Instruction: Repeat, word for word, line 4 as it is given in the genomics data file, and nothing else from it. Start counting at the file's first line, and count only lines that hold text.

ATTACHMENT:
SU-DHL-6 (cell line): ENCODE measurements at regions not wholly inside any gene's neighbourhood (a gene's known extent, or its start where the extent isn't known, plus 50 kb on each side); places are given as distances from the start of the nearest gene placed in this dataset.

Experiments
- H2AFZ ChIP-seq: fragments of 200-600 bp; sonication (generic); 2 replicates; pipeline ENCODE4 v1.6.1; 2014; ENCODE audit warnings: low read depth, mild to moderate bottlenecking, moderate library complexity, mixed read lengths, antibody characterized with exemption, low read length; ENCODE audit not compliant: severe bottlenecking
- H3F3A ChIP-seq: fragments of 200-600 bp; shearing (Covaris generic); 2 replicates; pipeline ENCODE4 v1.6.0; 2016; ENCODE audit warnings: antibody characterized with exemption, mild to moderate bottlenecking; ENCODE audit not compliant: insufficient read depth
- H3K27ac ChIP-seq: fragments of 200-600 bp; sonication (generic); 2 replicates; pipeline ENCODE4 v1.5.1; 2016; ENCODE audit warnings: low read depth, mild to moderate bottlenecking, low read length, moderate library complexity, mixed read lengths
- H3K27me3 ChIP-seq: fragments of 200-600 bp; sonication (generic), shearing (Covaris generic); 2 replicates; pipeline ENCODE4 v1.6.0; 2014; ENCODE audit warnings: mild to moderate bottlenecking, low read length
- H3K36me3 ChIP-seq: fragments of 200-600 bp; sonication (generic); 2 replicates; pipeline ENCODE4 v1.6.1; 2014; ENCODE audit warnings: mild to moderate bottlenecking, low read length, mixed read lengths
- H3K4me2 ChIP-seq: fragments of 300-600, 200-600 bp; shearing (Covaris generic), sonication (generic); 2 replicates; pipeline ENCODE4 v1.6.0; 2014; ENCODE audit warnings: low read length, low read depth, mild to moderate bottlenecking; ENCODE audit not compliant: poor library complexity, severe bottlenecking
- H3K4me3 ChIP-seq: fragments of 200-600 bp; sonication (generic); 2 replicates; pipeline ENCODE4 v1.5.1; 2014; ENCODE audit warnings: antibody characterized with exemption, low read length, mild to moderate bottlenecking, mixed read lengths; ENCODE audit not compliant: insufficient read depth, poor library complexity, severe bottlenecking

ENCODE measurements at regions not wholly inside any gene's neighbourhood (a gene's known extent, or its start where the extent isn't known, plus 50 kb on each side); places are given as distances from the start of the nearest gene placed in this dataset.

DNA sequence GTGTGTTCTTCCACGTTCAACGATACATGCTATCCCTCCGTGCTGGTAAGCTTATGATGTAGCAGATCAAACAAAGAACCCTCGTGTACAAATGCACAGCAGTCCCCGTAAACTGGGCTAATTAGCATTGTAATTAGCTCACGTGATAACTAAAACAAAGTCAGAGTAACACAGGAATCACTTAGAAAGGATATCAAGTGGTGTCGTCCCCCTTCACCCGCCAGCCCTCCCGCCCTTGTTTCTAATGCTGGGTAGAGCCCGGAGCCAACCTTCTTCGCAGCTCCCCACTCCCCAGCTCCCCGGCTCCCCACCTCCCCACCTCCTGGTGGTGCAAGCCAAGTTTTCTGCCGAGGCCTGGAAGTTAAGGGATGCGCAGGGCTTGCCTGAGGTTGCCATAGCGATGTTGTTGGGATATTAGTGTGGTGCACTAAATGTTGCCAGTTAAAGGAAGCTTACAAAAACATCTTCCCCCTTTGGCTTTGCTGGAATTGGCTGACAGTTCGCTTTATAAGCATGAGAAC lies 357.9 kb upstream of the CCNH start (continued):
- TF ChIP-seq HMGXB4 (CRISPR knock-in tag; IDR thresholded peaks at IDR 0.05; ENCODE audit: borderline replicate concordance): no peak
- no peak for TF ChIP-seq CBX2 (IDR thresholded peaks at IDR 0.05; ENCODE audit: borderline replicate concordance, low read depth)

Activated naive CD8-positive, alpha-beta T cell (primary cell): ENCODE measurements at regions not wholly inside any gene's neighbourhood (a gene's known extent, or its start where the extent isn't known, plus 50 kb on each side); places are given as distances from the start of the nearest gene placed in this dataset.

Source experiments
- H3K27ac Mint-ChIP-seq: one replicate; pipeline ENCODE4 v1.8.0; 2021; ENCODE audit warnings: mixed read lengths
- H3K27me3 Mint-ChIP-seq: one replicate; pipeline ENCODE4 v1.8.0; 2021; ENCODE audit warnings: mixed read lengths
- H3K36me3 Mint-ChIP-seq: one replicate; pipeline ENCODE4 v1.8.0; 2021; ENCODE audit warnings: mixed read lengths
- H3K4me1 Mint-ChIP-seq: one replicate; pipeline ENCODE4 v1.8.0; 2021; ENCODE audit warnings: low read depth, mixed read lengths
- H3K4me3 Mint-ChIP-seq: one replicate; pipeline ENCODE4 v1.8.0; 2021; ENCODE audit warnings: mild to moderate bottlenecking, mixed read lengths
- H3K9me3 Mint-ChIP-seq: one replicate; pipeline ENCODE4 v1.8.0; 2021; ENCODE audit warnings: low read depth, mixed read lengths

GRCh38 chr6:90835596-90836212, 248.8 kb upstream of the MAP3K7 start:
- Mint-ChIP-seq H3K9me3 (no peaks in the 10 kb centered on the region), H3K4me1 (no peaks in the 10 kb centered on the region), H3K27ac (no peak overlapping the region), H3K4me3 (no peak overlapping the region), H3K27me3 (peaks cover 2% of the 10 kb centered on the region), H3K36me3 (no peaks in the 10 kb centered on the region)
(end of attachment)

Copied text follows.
- H3F3A ChIP-seq: fragments of 200-600 bp; shearing (Covaris generic); 2 replicates; pipeline ENCODE4 v1.6.0; 2016; ENCODE audit warnings: antibody characterized with exemption, mild to moderate bottlenecking; ENCODE audit not compliant: insufficient read depth